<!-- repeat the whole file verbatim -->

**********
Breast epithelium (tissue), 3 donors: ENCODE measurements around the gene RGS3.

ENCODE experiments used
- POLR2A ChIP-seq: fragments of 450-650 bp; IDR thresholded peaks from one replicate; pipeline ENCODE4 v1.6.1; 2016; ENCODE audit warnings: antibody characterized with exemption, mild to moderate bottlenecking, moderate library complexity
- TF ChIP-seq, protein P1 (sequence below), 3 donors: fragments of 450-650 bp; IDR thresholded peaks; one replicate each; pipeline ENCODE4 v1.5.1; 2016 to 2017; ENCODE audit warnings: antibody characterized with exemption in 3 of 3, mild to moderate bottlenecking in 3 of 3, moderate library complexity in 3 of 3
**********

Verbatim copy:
Breast epithelium (tissue), 3 donors: ENCODE measurements around the gene RGS3.

ENCODE experiments used
- POLR2A ChIP-seq: fragments of 450-650 bp; IDR thresholded peaks from one replicate; pipeline ENCODE4 v1.6.1; 2016; ENCODE audit warnings: antibody characterized with exemption, mild to moderate bottlenecking, moderate library complexity
- TF ChIP-seq, protein P1 (sequence below), 3 donors: fragments of 450-650 bp; IDR thresholded peaks; one replicate each; pipeline ENCODE4 v1.5.1; 2016 to 2017; ENCODE audit warnings: antibody characterized with exemption in 3 of 3, mild to moderate bottlenecking in 3 of 3, moderate library complexity in 3 of 3